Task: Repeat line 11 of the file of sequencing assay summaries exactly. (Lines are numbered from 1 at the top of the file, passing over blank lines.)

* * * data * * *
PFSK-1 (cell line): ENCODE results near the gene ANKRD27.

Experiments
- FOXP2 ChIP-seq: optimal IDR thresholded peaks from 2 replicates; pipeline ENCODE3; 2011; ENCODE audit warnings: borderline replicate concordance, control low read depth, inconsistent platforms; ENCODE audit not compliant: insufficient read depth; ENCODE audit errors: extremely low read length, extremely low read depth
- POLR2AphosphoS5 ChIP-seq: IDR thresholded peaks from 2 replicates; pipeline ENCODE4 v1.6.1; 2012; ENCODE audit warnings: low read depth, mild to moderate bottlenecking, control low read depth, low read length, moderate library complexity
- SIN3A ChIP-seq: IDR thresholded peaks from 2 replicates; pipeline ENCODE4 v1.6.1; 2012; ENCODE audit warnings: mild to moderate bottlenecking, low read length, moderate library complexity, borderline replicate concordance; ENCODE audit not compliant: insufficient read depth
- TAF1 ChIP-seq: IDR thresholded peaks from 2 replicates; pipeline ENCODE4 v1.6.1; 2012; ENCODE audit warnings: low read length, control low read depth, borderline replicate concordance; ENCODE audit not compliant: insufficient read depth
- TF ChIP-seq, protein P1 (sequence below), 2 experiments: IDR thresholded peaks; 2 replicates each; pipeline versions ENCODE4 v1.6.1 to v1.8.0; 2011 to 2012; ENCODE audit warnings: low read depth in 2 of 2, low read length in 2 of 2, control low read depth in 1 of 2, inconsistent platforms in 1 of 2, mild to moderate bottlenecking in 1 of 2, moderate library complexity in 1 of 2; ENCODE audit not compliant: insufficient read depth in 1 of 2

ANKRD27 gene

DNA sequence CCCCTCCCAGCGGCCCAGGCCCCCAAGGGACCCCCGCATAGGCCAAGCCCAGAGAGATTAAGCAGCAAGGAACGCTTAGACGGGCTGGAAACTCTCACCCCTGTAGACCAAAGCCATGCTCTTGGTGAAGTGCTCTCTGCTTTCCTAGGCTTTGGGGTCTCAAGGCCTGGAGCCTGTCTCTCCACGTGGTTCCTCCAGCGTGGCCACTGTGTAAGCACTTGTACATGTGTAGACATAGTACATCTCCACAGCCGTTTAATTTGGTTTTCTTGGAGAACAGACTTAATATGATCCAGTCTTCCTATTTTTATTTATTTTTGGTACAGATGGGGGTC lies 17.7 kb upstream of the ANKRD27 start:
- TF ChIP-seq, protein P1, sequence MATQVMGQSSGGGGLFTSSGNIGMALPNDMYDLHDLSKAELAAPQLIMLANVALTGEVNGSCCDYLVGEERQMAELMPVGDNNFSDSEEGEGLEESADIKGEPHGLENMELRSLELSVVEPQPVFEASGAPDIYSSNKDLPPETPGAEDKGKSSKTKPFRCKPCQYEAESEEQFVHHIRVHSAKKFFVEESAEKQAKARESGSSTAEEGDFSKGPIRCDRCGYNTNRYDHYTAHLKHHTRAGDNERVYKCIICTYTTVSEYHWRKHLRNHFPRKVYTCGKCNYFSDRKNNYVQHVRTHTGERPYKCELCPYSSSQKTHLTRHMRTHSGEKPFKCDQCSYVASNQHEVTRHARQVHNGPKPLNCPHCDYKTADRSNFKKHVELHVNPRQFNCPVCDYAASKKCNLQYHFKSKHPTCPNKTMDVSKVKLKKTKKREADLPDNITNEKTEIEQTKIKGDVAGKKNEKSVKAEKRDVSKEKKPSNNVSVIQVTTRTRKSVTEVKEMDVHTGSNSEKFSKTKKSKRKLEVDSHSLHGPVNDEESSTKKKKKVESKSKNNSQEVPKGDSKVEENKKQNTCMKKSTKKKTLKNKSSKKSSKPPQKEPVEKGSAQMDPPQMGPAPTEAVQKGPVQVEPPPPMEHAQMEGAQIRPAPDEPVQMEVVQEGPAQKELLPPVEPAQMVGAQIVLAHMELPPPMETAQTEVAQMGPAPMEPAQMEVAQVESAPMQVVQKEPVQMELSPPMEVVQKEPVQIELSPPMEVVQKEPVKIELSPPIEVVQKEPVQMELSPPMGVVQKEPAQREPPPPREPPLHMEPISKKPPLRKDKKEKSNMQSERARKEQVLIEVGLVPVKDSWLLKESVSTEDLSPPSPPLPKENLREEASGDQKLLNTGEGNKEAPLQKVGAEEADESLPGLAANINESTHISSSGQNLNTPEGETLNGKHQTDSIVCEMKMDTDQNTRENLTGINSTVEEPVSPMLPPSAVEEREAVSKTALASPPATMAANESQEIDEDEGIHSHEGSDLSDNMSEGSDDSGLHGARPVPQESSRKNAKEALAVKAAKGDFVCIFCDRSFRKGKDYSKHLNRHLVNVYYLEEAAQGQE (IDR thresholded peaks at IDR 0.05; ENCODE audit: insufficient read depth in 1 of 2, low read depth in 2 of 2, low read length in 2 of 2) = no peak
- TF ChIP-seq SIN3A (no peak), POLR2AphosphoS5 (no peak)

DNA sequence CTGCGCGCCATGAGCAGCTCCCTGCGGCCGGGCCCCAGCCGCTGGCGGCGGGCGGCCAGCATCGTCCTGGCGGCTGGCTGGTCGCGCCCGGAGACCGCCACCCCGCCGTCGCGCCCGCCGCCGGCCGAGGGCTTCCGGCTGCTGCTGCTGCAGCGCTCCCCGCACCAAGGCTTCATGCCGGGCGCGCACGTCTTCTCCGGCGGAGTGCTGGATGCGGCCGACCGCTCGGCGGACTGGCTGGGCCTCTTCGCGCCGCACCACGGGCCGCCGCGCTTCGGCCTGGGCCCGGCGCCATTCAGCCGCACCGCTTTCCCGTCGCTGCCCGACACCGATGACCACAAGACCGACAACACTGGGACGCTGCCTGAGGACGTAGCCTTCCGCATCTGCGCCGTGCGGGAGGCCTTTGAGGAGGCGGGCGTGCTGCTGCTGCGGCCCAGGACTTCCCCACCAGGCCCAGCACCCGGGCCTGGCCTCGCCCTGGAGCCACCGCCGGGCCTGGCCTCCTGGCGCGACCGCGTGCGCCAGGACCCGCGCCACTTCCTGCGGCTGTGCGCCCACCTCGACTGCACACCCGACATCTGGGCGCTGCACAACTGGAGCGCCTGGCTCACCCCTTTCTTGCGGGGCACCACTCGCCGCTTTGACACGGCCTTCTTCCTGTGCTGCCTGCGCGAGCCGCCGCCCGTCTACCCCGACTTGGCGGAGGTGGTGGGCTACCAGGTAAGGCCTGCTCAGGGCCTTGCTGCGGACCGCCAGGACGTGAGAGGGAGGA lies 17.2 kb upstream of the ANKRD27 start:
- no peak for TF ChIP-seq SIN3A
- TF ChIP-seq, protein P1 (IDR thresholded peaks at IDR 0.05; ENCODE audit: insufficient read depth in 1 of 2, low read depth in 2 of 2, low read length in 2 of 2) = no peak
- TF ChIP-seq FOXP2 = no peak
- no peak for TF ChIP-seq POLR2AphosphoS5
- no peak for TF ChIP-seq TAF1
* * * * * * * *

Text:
- TF ChIP-seq SIN3A (no peak), POLR2AphosphoS5 (no peak)